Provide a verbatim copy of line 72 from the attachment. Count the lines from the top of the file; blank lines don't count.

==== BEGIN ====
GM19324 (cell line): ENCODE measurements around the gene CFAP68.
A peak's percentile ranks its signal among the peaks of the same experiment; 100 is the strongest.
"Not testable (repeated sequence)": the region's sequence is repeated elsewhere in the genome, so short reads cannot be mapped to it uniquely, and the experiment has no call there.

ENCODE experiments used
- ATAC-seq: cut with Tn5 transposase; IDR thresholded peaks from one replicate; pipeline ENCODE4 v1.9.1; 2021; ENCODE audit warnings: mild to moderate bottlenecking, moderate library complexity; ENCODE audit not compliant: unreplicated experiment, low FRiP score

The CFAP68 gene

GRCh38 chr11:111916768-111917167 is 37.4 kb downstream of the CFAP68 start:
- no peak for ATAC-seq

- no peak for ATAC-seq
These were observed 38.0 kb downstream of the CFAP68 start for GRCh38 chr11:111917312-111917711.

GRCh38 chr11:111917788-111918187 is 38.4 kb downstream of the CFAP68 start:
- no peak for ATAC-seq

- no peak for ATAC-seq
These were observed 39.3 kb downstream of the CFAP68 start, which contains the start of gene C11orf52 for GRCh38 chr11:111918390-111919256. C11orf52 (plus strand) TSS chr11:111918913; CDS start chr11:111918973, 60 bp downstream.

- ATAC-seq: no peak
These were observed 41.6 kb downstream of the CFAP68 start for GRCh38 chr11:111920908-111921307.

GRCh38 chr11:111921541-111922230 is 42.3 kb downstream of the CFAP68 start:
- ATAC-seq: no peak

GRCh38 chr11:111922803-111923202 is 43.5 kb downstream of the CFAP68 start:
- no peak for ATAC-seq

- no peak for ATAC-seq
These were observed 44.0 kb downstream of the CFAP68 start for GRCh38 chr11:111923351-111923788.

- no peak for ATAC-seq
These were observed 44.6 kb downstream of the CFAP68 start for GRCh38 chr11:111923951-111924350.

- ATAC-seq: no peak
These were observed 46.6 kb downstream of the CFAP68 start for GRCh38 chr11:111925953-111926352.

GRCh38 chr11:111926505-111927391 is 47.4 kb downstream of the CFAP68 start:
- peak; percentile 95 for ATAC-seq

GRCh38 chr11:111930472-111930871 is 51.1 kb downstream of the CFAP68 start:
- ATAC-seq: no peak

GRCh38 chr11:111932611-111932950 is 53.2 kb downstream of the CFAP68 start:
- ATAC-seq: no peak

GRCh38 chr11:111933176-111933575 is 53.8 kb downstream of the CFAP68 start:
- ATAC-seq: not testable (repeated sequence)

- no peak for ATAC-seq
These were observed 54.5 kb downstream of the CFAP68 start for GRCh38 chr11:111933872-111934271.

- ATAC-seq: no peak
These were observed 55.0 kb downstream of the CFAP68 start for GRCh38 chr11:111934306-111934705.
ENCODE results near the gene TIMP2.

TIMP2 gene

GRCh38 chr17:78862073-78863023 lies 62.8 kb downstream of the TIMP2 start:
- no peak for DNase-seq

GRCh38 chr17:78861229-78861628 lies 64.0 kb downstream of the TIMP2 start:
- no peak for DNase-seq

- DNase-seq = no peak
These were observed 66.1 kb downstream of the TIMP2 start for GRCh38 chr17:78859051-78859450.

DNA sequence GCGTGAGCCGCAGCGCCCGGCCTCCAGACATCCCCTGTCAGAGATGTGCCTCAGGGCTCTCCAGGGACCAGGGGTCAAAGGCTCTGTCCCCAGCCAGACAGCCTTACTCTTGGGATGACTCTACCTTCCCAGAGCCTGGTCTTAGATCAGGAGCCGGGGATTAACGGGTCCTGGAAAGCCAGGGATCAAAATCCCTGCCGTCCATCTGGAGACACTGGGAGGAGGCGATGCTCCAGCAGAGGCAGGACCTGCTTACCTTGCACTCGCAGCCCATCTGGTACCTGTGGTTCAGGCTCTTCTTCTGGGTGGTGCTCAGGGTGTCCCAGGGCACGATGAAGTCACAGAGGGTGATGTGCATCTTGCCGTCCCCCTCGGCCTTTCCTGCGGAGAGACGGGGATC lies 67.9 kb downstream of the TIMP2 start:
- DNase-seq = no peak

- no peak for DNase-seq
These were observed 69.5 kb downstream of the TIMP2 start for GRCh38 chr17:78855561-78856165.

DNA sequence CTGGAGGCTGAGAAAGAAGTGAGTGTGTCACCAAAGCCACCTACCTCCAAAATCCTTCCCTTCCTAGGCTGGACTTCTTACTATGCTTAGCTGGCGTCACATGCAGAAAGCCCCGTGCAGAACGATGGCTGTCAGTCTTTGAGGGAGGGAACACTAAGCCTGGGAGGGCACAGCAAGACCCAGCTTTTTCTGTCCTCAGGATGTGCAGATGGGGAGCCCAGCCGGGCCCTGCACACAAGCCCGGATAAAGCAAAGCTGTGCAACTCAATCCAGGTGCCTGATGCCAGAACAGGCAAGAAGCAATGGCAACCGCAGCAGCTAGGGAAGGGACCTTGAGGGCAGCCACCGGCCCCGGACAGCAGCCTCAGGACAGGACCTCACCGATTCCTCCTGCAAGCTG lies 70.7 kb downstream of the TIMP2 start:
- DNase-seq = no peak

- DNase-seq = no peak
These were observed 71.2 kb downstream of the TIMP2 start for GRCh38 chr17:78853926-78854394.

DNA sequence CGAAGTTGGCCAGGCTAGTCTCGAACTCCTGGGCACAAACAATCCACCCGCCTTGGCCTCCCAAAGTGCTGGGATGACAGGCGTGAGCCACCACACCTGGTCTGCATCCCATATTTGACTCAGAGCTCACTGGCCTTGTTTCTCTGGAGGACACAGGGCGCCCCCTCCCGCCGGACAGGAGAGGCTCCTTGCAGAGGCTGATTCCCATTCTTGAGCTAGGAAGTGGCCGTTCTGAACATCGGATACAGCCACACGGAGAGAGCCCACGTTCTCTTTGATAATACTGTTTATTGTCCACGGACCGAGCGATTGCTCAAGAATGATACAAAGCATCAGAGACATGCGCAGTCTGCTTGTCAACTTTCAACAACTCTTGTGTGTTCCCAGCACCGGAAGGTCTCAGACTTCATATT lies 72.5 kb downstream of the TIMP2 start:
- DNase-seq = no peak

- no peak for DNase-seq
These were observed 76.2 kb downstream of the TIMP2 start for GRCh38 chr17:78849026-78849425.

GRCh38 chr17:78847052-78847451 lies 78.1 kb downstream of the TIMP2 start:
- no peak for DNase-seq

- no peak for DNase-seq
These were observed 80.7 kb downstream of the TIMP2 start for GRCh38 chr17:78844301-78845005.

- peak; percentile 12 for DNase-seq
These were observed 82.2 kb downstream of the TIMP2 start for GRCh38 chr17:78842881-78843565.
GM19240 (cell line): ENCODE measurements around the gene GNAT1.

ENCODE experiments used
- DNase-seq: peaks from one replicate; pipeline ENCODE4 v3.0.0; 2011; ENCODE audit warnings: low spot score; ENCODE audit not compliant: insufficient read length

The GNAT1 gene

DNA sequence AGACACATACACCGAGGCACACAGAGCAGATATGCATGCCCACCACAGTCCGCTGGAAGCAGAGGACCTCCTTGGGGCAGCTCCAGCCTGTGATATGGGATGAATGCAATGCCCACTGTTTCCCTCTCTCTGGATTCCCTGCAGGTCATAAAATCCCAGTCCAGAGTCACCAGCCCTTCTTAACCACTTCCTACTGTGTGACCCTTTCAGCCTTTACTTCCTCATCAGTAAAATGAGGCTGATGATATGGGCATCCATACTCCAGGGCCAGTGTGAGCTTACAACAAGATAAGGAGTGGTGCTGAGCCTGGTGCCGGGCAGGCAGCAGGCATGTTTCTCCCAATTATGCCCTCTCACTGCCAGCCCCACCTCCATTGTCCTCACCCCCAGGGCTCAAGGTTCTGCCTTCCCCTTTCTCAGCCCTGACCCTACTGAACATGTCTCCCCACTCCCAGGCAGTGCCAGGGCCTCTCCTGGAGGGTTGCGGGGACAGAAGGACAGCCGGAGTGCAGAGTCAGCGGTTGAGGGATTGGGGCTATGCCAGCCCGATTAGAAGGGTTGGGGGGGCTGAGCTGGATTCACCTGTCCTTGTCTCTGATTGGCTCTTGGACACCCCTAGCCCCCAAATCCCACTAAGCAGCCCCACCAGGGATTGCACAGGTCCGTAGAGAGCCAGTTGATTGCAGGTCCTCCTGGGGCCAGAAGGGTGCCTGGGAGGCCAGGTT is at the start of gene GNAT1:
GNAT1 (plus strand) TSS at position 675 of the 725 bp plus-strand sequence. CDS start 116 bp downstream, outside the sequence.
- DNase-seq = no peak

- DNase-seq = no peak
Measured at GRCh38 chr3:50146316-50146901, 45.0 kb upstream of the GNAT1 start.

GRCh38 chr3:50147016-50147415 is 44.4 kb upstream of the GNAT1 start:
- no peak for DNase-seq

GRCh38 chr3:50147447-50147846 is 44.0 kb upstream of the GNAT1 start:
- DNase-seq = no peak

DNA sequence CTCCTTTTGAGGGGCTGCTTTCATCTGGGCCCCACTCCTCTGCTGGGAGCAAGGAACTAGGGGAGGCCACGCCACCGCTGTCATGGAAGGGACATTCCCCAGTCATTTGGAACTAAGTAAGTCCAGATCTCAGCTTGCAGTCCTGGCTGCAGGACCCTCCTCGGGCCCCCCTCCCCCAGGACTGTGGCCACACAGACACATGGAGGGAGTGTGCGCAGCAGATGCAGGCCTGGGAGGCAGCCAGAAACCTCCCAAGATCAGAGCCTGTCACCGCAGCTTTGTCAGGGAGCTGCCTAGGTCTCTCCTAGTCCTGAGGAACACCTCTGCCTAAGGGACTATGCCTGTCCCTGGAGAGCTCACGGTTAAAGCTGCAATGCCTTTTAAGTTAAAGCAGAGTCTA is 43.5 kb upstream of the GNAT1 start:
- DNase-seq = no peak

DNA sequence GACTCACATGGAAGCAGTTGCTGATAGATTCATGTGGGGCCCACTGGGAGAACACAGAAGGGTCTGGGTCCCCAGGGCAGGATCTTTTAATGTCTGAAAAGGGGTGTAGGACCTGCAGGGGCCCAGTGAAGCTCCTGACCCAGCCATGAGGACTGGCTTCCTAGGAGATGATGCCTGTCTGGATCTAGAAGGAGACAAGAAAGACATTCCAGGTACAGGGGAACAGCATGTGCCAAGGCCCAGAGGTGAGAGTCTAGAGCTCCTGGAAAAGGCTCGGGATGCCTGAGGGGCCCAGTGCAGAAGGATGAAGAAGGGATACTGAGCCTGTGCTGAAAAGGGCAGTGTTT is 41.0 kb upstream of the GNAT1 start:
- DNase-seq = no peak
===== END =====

- DNase-seq = no peak